by Lindsey Thaler
In the winter of 2008, I was finishing up my senior year as a physics major at OSU. At that same time, I was the treasurer of the Society of Women in Physics (SWiP) and we were brainstorming ways to increase the number of undergraduate women in science, technology, engineering, and math (STEM) majors. The SWiP officers and I decided to meet with members of the Undergraduate Studies Office in the Department of Physics to come up with a plan to reach out to middle school age girls and introduce them to the world of physics.
Dr. Richard Hughes, who was the Vice-Chair for Undergraduate Studies at the time, suggested that we create a physics summer camp. This was a great idea! But, it was already March. Would we have enough time to pull this off in time for summer? We had to create a name, come up with an application process, design a logo, find funding, gather volunteers, create activities, and more. Could we do this? In addition to focusing on doing well in the remainder of my courses, wrapping up my research in high energy physics, and looking for a full time job, would I be able do this?
By the end of May we had 23 applicants, the camp schedule was finalized, a name for the camp had been decided, and t-shirts with the newly created camp logo had been ordered. There were only a few details left to finalize and we were so excited and relieved that this was panning out to be a success.
The camp was named GRASP (Girls Reaching to Achieve in Sports and Physics). The goal, we decided, was to offer a day camp for middle school age girls so they can come to campus and learn the physics behind every day activities, like sports. By tying physics back to everyday life activities, the campers would be able to relate to the concepts better and therefore be more interested in learning them. The activities we chose included the physics of basketball, ice skating, kick-boxing, rock wall climbing, and swimming. Our plan was for the campers to learn about a physics concept, like the physics of basketball, from a physics faculty member each morning. Then, in the afternoons, the campers would go play the sport they just learned about. That way, they could feel and see the physics behind the sport as they played. Other camp activities would include building rockets, learning about superconductivity, building catapults, making slime, and making ice cream using liquid nitrogen.
The first day of camp was on Monday June 23, 2008. Going in to it, we had absolutely no idea how it was going to go, but by the end of day one, I knew we had created something amazing. The campers were having so much fun learning physics! They loved the activities, the demos, and even the lectures. It was clear to me that the campers were paying attention to what they were learning. For example, Dr. Brian Winer, a physics professor, taught the girls the physics of flight. His presentation included the differences between floating and flying. A few days later, while we were walking through campus to get to an activity, one of the campers turned to me and said, “It’s so hot outside! I wish I could fly there. Not float, fly!”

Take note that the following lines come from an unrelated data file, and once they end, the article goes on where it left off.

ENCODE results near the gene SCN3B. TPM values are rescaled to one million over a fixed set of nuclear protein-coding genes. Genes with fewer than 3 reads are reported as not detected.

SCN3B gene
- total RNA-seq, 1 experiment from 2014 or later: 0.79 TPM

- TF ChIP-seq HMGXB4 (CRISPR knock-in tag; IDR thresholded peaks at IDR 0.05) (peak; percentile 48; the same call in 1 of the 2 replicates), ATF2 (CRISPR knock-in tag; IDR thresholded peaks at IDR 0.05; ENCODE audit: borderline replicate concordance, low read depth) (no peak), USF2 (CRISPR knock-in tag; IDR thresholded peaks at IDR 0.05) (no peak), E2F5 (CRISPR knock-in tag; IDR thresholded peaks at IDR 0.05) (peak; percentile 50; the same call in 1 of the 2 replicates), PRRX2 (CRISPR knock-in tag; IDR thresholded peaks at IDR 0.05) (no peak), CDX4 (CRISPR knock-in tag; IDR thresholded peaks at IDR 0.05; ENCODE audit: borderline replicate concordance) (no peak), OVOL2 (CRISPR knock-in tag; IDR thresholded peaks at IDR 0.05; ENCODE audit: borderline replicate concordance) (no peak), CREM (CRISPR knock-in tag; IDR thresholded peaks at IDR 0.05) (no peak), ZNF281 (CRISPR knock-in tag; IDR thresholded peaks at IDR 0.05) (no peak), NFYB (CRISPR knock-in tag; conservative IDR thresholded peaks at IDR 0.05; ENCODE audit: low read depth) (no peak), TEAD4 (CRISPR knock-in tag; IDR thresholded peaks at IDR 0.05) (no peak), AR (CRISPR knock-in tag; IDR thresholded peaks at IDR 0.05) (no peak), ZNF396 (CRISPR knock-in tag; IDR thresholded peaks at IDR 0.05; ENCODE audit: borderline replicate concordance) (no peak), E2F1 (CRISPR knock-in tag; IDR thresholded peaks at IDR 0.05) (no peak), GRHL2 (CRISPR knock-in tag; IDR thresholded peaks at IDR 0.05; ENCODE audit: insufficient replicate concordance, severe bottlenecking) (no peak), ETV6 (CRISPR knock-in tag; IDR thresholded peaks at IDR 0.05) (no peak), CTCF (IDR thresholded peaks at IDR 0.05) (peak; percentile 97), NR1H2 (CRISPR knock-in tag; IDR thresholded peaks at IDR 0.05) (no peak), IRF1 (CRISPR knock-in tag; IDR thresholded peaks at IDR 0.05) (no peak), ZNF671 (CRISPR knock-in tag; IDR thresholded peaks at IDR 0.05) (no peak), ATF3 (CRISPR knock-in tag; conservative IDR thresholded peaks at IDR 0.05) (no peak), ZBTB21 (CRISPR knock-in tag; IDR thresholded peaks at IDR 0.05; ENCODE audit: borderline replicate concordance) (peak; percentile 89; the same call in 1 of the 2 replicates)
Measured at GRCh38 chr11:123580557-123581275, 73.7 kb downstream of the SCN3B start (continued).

One of my favorite GRASP moments was in 2011. The girls were watching a physics demo show that included making smoke rings using a smoke machine and a trashcan with a hole in the bottom. Unfortunately one of the smoke rings hit the smoke detector and triggered the fire alarm. Everyone had to evacuate the building and a few minutes later, several fire trucks showed up. Initially I felt bad that the demo show had been cut short, but I quickly noticed that the girls were super excited about the whole incident.
We are now preparing for the 6th annual GRASP Summer Camp (scheduled for June 2013) and the number of applicants has risen from 23 in 2008 to over 100 in 2012. Other activities we’ve included in GRASP since 2008 include the physics of football, archery, gymnastics, and biking. We’ve also taken field trips to the Air Force Museum and to COSI (Center of Science and Industry in Columbus). Robin Patterson and I are the co-directors of GRASP and we are very thankful for the ongoing support from the Department of Physics faculty, staff, post-docs, graduate students, and undergraduate students. I wish I could thank everyone by name in this article.
The first year of the GRASP summer camp would not have been possible without the hard work and dedication of the 2007-2008 SWiP group, including Katie Malone and Jessica Hanzlik, and physics faculty and staff including Dr. James Beatty, Dr. Richard Hughes, Dr. Nandini Trivedi, Dr. Lou DiMauro, Dr. Brian Winer, Dr. Linn Van Woerkom, Robin Patterson, Harold Whitt, and John Langkals.
Additional information about GRASP, including a link to the 2013 application, can be found at
About Lindsey Thaler
Lindsey Thaler is a graduate of the OSU undergraduate physics program and is currently the Assistant Director of Undergraduate Studies in the Department of Physics. She lives in Columbus with her husband, Aaron, who is an engineer and her cat, Ollie. In her free time, she enjoys photography and refinishing furniture.